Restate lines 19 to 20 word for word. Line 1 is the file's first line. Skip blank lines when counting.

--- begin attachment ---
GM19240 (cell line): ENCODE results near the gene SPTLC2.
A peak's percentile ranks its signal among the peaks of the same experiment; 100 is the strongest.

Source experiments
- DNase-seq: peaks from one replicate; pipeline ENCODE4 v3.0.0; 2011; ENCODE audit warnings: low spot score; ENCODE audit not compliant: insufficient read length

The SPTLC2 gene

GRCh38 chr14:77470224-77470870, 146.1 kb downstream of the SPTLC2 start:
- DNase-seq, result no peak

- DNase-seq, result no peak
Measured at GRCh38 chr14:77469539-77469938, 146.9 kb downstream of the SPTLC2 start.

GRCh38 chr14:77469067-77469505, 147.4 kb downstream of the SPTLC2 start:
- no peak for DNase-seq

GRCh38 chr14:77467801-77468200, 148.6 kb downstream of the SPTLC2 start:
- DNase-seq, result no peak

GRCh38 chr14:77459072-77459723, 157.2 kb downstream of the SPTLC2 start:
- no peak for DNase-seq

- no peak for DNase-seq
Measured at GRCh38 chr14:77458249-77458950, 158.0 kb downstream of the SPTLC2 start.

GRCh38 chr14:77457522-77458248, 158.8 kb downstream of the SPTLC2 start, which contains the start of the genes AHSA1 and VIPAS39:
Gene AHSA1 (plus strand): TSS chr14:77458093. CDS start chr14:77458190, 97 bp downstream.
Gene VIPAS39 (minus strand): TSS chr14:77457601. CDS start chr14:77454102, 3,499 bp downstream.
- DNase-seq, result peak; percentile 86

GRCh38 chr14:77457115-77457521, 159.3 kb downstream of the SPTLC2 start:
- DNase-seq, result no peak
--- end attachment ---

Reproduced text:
Gene AHSA1 (plus strand): TSS chr14:77458093. CDS start chr14:77458190, 97 bp downstream.
Gene VIPAS39 (minus strand): TSS chr14:77457601. CDS start chr14:77454102, 3,499 bp downstream.